Bacteria may be linked to lymphoma around the eye

AP is reporting on new research suggesting infection with bacteria from the Chlamydia family may play a role in the development of a type of lymphoma that affects the tissue around the eye, raising hopes that antibiotics may one day prove to be an alternative to chemotherapy or radiation.

The study, presented Monday at the European Cancer Conference, is the latest to link infection with cancer, following the establishment of the human papilloma virus as the major cause of cervical cancer and the bacteria Helicobacter pylori as a cause of stomach cancer.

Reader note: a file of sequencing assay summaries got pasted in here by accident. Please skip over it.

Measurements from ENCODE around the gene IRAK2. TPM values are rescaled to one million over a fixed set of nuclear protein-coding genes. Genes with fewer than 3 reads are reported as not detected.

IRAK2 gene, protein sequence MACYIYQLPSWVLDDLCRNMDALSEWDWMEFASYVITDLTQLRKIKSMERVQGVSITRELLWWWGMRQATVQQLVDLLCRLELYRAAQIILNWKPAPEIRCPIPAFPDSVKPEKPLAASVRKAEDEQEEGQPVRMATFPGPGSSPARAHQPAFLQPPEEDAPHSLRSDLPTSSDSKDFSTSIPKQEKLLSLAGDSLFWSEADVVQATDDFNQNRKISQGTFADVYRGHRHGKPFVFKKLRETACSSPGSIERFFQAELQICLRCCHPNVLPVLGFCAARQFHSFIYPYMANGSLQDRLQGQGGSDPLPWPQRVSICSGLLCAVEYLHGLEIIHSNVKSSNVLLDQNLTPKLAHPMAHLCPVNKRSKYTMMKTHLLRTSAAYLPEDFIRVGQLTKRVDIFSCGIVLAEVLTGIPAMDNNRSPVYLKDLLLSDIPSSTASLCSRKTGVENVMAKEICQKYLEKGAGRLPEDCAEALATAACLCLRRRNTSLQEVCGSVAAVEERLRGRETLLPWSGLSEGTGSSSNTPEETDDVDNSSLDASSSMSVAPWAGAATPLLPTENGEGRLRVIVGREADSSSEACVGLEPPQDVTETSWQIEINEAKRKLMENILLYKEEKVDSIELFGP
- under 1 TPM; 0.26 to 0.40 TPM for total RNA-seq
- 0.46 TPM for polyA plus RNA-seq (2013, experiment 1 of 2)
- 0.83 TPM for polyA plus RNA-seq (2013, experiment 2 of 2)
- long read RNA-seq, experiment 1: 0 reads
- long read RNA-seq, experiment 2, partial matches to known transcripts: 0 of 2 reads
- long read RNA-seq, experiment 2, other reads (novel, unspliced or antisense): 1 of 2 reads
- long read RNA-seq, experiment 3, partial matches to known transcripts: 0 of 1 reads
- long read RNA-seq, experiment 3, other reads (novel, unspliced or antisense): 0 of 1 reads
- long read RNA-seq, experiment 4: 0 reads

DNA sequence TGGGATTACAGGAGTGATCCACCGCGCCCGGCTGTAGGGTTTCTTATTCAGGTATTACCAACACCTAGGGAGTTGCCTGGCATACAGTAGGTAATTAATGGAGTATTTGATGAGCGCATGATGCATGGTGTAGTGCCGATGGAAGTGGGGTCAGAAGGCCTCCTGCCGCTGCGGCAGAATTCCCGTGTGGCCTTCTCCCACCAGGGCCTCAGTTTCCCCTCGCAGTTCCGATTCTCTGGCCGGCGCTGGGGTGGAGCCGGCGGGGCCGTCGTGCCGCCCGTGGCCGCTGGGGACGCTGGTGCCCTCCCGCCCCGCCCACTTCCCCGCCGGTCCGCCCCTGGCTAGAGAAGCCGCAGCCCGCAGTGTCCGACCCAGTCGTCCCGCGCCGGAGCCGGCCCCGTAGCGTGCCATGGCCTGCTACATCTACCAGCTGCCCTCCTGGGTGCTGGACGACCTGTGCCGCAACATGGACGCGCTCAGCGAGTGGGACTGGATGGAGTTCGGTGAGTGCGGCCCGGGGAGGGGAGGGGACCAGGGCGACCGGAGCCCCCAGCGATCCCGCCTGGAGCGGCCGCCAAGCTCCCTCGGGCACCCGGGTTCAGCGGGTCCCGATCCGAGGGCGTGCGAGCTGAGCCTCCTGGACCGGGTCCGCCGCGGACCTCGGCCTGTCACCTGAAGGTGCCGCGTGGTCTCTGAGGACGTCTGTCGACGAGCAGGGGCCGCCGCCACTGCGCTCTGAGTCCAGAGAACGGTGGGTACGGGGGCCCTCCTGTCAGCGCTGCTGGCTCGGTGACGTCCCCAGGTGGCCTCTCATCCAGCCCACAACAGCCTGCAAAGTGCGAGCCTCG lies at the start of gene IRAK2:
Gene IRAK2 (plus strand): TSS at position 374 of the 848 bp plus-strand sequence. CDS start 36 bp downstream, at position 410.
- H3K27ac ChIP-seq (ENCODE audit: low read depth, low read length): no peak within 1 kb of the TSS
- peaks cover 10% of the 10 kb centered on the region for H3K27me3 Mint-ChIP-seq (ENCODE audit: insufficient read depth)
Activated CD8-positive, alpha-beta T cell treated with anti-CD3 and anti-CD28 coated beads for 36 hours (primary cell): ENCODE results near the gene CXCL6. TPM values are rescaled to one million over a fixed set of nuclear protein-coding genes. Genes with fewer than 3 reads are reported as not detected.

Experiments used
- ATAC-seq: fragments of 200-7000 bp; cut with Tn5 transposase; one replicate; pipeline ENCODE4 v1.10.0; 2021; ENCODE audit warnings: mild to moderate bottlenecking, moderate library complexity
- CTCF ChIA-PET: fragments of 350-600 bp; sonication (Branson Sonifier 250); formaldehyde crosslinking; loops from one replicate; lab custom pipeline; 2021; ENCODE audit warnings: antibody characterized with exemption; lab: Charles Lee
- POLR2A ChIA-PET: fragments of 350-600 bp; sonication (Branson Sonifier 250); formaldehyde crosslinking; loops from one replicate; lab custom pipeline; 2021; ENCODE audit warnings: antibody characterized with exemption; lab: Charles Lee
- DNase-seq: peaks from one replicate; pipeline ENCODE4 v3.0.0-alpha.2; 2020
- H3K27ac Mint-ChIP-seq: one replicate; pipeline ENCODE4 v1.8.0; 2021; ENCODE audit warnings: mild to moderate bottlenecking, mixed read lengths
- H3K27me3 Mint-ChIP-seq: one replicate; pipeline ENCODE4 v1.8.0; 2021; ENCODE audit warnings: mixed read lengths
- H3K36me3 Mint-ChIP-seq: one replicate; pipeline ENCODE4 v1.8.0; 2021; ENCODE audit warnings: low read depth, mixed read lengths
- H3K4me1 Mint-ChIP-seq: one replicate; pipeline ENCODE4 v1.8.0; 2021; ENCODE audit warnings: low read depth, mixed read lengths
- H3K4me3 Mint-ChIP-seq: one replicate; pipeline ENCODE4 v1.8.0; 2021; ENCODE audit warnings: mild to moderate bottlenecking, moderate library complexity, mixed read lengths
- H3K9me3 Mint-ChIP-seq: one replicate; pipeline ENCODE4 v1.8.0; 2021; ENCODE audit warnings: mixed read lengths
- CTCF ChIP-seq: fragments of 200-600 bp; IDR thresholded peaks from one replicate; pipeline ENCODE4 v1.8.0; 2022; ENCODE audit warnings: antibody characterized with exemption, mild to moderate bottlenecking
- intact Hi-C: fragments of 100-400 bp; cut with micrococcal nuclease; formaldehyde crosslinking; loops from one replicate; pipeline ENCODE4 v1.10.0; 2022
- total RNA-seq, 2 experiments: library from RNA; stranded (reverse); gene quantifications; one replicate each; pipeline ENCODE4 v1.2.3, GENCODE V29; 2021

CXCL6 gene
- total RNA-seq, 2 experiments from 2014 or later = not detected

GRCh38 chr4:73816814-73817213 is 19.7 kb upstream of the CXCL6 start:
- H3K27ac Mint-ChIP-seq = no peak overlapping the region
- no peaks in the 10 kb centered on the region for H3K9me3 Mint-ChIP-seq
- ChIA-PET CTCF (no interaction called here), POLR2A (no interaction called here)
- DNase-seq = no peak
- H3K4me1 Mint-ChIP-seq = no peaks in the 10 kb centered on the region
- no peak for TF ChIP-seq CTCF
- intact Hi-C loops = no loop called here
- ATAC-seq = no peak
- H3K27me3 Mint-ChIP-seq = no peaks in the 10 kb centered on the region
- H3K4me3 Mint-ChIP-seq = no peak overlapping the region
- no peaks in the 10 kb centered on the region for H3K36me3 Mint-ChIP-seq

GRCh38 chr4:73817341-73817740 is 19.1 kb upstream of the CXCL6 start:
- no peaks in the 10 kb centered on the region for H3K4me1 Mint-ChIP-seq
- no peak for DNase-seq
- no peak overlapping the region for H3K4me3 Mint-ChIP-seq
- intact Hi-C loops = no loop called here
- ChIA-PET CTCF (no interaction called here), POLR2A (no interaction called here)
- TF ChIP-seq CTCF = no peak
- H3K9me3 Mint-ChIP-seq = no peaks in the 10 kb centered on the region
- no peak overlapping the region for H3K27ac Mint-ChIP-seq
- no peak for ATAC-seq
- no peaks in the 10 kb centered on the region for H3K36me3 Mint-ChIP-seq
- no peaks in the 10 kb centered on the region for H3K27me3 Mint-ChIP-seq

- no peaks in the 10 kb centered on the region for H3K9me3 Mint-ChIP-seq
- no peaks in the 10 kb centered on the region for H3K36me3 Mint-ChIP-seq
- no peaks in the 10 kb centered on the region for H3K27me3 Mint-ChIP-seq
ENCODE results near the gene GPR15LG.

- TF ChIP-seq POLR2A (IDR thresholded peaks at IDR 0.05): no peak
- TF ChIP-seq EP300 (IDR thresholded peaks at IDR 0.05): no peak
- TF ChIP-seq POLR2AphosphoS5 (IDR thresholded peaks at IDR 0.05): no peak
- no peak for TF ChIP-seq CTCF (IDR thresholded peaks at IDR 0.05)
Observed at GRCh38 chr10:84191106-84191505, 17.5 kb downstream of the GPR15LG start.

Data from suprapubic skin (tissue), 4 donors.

The bacteria in question, Chlamydia psittaci, can be contracted from infected birds such as parrots. Scientists also suspect it can come from household cats because they also carry it. Chlamydia psittaci is known to cause a lung infection called psittacosis. The Chlamydia family of bacteria has been linked to cancer before. Scientists already have shown that another strain, Chlamydia trachomatis, is linked to the development of cervical cancer. Another, Chlamydia pneumoniae, has been linked to lung cancer.

In the future, eradication of the germ could be a common treatment method for low-grade lymphoma, replacing current cytotoxic chemotherapy or radiation.

In many of these types of lymphoma, an infection can start the process, but at some point the cancer becomes independent of the infection. So unless the infection is treated early, antibiotics may not be enough. The next step is to see whether antibiotics can reverse the cancer.

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